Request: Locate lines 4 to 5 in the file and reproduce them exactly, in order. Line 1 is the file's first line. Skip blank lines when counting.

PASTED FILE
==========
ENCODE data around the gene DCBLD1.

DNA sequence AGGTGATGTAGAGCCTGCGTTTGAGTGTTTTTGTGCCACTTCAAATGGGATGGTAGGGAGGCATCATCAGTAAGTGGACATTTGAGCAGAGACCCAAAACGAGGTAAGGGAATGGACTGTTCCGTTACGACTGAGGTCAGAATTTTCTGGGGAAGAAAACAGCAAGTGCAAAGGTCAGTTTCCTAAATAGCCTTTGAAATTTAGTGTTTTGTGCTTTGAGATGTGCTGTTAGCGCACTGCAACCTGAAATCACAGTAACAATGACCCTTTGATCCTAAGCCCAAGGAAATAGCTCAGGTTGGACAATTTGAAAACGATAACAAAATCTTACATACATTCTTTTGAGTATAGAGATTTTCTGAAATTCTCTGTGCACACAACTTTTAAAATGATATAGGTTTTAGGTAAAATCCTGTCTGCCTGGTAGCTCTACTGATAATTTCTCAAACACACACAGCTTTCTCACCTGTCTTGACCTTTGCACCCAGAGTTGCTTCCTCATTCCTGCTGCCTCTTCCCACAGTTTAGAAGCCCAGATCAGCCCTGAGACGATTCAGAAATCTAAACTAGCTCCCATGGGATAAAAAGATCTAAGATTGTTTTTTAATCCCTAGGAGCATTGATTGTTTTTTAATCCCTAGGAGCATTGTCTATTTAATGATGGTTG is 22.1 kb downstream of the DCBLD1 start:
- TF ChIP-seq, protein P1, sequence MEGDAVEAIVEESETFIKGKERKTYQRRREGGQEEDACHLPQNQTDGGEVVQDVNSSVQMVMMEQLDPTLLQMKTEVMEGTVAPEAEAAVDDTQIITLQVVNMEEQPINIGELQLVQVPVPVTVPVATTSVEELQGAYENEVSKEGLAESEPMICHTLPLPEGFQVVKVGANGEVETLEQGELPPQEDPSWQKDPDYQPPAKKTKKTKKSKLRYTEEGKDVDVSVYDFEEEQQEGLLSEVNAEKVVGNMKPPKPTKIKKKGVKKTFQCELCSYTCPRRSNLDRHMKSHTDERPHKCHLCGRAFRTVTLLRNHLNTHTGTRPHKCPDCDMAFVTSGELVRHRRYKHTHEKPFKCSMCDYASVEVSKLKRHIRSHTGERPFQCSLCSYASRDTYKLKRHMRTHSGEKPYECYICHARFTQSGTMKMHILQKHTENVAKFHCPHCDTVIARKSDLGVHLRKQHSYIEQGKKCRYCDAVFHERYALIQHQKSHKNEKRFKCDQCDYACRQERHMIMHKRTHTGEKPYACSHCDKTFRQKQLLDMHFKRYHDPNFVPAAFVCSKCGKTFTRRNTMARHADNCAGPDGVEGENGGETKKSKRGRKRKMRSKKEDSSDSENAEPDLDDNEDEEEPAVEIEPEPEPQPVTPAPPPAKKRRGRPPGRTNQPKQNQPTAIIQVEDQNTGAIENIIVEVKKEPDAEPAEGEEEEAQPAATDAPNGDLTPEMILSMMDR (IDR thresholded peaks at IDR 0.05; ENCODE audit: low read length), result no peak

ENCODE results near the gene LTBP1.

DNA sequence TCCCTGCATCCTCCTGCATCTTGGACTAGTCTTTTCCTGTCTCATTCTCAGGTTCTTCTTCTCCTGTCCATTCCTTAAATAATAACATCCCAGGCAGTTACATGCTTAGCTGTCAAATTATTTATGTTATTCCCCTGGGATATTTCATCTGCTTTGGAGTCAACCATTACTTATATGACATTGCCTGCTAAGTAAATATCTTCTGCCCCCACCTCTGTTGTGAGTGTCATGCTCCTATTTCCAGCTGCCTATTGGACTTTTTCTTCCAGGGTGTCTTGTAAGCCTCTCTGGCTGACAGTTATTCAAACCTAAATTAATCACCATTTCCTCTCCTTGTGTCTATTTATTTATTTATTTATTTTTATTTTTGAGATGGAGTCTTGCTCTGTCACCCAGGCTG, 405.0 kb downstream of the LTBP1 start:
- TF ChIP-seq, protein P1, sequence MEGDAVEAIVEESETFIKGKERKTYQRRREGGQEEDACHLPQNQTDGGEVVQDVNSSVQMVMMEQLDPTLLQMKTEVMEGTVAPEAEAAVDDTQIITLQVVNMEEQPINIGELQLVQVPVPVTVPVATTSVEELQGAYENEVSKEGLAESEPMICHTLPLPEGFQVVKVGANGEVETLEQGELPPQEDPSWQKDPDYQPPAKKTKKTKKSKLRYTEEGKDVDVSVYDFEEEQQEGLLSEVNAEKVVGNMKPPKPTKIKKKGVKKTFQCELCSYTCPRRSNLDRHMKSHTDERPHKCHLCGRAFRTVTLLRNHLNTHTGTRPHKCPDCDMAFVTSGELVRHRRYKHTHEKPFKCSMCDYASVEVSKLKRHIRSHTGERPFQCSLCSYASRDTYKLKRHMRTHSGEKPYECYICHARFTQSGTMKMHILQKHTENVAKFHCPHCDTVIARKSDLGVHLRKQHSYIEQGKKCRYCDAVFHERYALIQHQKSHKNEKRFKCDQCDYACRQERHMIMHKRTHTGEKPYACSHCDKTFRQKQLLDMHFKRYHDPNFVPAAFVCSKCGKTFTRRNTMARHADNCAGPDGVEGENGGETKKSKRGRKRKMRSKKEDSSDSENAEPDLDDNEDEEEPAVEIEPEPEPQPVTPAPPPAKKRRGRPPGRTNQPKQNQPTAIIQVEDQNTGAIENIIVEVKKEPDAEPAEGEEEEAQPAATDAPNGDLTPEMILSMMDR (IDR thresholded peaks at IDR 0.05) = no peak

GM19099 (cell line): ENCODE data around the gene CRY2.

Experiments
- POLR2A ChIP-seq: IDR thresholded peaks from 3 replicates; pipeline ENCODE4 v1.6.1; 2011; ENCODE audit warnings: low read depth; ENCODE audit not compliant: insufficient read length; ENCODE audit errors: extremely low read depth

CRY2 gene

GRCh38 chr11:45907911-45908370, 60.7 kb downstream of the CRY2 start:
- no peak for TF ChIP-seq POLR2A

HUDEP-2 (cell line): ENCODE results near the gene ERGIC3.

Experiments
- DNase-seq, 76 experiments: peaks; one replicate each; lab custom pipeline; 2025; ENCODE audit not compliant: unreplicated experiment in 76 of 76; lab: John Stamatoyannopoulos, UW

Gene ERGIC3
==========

ENCODE results near the gene LTBP1.

DNA sequence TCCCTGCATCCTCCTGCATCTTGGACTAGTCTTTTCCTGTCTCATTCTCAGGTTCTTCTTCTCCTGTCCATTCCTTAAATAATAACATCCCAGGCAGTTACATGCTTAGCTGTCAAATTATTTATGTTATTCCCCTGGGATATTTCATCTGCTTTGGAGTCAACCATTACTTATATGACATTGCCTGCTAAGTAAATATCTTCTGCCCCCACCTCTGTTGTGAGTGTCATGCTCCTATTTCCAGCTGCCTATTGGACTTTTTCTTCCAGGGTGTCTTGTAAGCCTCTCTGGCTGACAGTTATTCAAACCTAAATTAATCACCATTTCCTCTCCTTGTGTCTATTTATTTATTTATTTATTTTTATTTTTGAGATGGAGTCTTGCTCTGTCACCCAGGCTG, 405.0 kb downstream of the LTBP1 start: